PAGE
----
Tips for Stopping Puppy Biting 

Dealing with a biting puppy is a normal part of their development, but it’s crucial to handle the behaviour properly. To successfully stop your puppy from biting, consider the following tips:

  1. Avoid Harsh Corrections: Refrain from using harsh verbal or physical corrections as they don’t teach your puppy proper behaviour. Instead, positive reinforcement is key. Use praise when your puppy behaves well and avoid punishment to prevent fear and anxiety.
  2. Provide Age-Appropriate Toys: Offer a variety of puppy-safe toys, such as rubber toys, a puppy-sized ball, a rope toy, and a stuffed toy with a squeaker. Encourage play by interacting with the toys.

If your puppy bites your hand or clothing, stop playing and leave. Return after a brief pause, engaging them with a toy. This helps them learn that biting toys is more enjoyable than biting you.

  1. Puppy Socialization Classes: Enroll your puppy in socialization classes where they learn to understand other dogs’ cues, bite inhibition, and appropriate play behaviour. These classes create a controlled environment for positive interactions with other puppies.
  2. Dealing with Adult Dogs: Teaching bite inhibition is easier with puppies as their jaws aren’t fully developed. If your puppy continues to bite hard with adult teeth, seek professional help. A certified behaviour consultant, applied animal behaviourist, or veterinary behaviourist can assist in managing the behaviour.

Remember that consistency and patience are key in addressing puppy biting. If you find yourself frustrated, consider seeking guidance from a certified professional to ensure a positive and effective approach to training your puppy.


At what age do puppies stop biting?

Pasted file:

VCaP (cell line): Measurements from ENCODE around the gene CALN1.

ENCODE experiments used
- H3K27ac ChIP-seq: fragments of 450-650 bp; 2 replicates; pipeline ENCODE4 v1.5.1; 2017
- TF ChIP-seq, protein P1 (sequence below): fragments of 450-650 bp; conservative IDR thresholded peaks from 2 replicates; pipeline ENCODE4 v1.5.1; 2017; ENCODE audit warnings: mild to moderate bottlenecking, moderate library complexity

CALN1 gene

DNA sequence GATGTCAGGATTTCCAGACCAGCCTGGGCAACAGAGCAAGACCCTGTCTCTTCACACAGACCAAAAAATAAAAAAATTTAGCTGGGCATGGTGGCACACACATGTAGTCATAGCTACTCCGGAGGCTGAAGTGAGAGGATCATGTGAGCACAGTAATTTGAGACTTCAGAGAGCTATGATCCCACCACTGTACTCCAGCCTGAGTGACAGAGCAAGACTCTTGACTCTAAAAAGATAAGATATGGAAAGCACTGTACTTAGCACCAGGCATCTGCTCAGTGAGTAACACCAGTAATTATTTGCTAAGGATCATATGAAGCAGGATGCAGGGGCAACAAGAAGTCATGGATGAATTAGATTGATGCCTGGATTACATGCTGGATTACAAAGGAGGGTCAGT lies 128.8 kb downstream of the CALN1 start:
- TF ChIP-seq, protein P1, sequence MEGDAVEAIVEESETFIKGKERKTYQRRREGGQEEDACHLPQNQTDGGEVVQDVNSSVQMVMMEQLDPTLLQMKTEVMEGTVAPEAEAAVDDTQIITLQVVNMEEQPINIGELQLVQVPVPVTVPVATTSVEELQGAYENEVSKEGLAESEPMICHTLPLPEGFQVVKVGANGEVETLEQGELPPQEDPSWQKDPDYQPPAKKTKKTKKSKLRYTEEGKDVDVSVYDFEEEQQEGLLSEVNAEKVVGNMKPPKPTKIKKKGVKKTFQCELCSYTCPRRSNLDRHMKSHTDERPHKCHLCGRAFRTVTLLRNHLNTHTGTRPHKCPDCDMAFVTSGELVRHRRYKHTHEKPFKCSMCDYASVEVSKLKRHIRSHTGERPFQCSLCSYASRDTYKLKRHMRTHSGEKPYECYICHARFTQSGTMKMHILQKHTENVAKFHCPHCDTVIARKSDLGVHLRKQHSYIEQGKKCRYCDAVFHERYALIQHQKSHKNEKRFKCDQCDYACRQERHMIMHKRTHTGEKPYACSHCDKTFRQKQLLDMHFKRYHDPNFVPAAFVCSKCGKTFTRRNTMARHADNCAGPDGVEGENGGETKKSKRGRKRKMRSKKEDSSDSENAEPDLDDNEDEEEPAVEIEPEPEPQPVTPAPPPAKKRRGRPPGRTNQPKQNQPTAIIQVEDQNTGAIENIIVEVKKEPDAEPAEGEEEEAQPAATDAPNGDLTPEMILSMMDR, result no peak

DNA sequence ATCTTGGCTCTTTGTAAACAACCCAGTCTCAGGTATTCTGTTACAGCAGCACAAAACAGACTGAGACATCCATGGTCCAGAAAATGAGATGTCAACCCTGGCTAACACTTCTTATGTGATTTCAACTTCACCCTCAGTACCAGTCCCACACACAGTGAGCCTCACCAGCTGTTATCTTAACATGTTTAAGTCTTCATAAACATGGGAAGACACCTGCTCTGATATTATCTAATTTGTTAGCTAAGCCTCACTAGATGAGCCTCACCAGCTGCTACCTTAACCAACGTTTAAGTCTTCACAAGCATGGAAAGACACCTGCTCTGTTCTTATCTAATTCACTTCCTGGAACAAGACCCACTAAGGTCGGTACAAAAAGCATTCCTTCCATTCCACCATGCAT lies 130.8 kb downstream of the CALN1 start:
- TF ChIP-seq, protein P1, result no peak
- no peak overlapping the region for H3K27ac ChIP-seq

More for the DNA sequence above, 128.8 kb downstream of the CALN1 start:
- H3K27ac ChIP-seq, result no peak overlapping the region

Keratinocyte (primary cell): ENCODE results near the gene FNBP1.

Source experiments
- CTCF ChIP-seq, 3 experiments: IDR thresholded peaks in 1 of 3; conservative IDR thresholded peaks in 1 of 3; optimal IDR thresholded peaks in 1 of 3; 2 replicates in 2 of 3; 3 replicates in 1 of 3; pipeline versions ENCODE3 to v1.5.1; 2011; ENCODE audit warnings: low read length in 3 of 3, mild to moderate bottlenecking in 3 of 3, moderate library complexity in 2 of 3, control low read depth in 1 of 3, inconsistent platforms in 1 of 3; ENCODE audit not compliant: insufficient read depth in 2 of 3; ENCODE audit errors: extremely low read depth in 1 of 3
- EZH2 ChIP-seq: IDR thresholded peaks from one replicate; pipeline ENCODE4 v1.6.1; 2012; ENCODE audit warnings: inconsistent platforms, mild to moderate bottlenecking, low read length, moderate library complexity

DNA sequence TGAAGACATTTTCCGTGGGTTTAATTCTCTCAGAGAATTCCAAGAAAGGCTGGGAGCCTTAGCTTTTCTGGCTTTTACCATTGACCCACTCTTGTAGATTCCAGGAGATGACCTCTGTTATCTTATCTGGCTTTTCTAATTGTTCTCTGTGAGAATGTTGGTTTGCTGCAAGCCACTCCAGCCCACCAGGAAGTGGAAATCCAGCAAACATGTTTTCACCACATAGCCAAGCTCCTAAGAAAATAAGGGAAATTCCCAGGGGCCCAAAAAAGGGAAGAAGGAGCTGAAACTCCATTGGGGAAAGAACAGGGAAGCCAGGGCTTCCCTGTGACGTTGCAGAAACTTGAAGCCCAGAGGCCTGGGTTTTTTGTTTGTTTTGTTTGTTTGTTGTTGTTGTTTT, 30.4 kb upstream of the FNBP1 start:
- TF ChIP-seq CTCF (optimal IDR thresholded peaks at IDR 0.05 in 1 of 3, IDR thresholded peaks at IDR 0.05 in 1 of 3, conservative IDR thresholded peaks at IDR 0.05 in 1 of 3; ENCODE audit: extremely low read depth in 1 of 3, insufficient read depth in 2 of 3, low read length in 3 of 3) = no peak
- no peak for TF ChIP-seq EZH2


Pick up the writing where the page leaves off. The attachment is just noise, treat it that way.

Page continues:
Puppy biting tends to peak during the transition from baby teeth to adult teeth, typically around 12–13 weeks of age. By the age of 7 months, all adult teeth are usually present, and teething is no longer a factor.

At this stage, with consistent responses from people and other dogs, the biting behaviour should start to decrease. However, if biting has been inadvertently reinforced, it may persist into adulthood.

Note: If your puppy never bites anything, it might indicate an issue. Consult your vet or a behaviour professional for an evaluation to identify potential problems.

How do I get my puppy to stop biting my hands and feet?

Puppies often target moving hands and feet. To discourage biting:

  1. Play with your puppy using toys to provide an appropriate outlet.
  2. Walk calmly to avoid triggering a chasing response.
  3. If your puppy bites your hands while being petted, redirect them to a preferred chewing toy.
  4. If biting involves pressure, tension, deep growling, or head shaking, consult a behaviour professional.

How do I stop my puppy from biting my ankles when I walk?

If your puppy bites your ankles during walks:

  1. Drag a tug toy on the floor to divert their attention.
  2. Encourage the puppy to follow you with your eyes up, reinforcing good behaviour with food.
  3. This can also help teach loose leash walking.
  4. If your puppy persists despite redirection, they may be tired; encourage them to nap in their crate or designated area with a treat.